It is the day after Independence Day, or 4th of July, in America and the end of my second week in Italy. While I am sad that I missed a holiday with my family, I am in no way disappointed with being in Florence instead (sorry not sorry, mom!).
This past week and a half has been filled with sweat, dirt, pickaxing and traveling and I cannot wait to share everything that has happenedJ.
First off, I haven’t blogged in a long time, longer than I would like, because I caught a cold which spreads like wildfire when you are in close living quarters with 30 some people. However, no need to worry I am feeling ten times better than I was. Although, going to a pharmacy in another country is very nerve racking because they don’t speak English and you have to describe your symptoms to get medicine. Luckily, I talked to a pharmacist who spoke minimal English in Altopascio and was able to get medicine to help with my cold.
As far as field school goes, I am loving it! You can even add in the ba-da-bum-bum-bum from the McDonalds commercial to that statement. I had no idea what to expect going into a field school yet it has somehow surpassed my nonexistent expectations. My area, 4000, has started teaming up with area 5000 so any day of the week I could be in either section so check out both blogs on this (http://www.paleopatologia.it/Badiapozzeveri/BP11/giorno.php?recordID=104) website to read more in-depth on what we find every day. Usually, we just pickaxe or trowel down another layer or context to try and reach where we will find the cloister and cloister rooms. In area 5000, I was able to learn how to dig pits and follow the soil context as well as how to determine where the bottom of the pit would have been. In area 4000, we are currently in the process of digging a test pit which is something that I really wanted to learn how to do this year. So far with the test pit we have been pickaxing and rough trowel cleaning the area down to the layer we want. Our area supervisor, Alessandro is hoping to find ‘dead monks’ which would have been buried in the cloister hallway for humility.
Last weekend, I traveled to Cinque Terre which is one of the most beautiful places along the Mediterranean. Albeit, it is the only place I have been on the Mediterranean but it was the picturesque beach town that you see on TV of Italy. We stayed the night in a hostel in Riomaggiore, the first city. That night, we mainly walked around and looked in tourist shops as well as climbed 368 stairs to our hostel room (yes we counted and yes there is a picture to prove that we counted). The stairs were totally worth the unexpected balcony looking out over the Mediterranean. I was quite nervous as this was my first stay in a hostel but it was very nice, clean and cheap. Just what a poor college student likes to hear. If I ever go back, I will try my hand at cliff jumping. As we were walking back to our room after dinner, we walked past this group cliff jumping and I don’t know why I didn’t join them. Oh well, next time J. After our wonderful stay in a hostel, we booked it through the other four towns, Monterosso, Vernazza, Cornigila and Manarola. One of the things that you can do as you go to each of the cities is buy a Step by Step bracelet in which you stop at a specific store in each city and purchase a bead to make a bracelet or necklace. Not only is it a great souvenir but it also allowed us to see each city which we otherwise wouldn’t have done.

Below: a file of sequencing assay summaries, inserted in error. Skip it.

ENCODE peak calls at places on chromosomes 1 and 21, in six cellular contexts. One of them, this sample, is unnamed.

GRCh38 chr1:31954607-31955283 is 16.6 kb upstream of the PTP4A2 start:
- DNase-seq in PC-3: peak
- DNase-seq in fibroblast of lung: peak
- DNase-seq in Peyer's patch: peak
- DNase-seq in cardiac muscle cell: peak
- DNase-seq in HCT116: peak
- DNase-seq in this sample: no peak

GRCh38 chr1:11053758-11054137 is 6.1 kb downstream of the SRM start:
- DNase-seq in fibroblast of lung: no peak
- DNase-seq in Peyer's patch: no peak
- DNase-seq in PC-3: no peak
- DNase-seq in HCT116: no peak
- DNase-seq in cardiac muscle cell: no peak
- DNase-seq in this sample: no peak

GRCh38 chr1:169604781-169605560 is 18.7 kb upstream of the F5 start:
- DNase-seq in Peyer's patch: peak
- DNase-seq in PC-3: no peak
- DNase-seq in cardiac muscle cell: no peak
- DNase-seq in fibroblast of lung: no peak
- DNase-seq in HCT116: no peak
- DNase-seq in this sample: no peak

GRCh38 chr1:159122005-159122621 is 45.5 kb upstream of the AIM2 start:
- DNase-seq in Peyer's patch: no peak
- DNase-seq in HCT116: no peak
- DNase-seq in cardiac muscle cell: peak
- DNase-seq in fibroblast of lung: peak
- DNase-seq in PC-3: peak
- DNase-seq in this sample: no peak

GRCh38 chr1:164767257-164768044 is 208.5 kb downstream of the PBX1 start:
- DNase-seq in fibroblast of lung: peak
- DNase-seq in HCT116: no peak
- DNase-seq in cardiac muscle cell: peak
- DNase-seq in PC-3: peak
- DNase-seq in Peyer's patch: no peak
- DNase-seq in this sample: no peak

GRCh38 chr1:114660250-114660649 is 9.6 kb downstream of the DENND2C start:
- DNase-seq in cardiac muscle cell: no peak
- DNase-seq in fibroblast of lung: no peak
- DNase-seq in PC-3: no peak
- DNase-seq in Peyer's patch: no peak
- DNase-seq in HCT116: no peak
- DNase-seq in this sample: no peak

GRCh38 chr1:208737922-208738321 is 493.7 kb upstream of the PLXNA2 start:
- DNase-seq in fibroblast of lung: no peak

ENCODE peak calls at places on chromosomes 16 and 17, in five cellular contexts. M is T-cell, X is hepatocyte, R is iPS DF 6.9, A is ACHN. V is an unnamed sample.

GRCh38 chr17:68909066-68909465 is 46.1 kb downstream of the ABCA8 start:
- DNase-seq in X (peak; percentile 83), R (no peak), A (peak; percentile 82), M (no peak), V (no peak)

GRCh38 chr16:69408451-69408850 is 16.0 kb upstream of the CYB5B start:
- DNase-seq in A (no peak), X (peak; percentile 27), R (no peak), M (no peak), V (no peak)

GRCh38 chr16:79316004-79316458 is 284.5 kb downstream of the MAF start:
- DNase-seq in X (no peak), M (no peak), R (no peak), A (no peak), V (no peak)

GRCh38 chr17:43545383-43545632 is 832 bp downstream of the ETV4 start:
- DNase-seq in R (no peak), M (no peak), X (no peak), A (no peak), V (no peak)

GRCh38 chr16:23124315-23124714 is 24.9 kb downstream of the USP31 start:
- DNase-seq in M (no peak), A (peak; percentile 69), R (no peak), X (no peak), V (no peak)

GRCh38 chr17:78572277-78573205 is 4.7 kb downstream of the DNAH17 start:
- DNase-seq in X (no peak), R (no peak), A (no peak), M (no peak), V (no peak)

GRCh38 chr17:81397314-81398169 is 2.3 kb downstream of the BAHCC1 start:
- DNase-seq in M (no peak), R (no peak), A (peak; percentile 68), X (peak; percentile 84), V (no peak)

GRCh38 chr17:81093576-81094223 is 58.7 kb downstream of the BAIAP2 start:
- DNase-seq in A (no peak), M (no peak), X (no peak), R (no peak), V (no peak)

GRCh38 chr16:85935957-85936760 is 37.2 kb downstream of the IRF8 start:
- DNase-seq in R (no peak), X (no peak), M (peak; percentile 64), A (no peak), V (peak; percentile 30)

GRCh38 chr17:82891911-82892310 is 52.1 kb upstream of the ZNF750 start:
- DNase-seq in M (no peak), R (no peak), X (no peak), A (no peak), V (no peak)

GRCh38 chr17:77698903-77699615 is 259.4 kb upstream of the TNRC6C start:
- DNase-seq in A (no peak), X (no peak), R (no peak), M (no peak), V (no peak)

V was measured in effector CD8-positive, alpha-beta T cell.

This weekend, I am in Florence, Italy. At first, I wasn’t so sure about the city but after spending all day here and finally getting a wonderful meal, I am most definitely enjoying it. If you are ever in Florence, you need to experience the night life. Even if clubbing or bar hopping is not your thing (it is not mine) just walk around and take in the sights because there are not nearly as many tourists around. Also, nine times out of ten, you will run into someone who speaks your language. My advice would be to get gelato by the Dumo and just sit and relax on the steps. It was very relaxing compared to the day where you can’t even get to the steps of the Dumo. Also, visit the Medici gardens which are magnificent and a great way to work off that gelato. Another neat site to see is Ponte Vecchio which is a bridge with shops on it. While I didn’t shop, it is still amazing to see a bridge that is lined with jewelry stores on both sides.
All in all, Italy is amazing and I cannot wait to share more about my time in Italy, what I am digging up in Badia and what my midterm break in Paris is like!
Florence and the steps of the Dumo are calling my name, Bueno Sera!
Live well, laugh often, love much, discover you.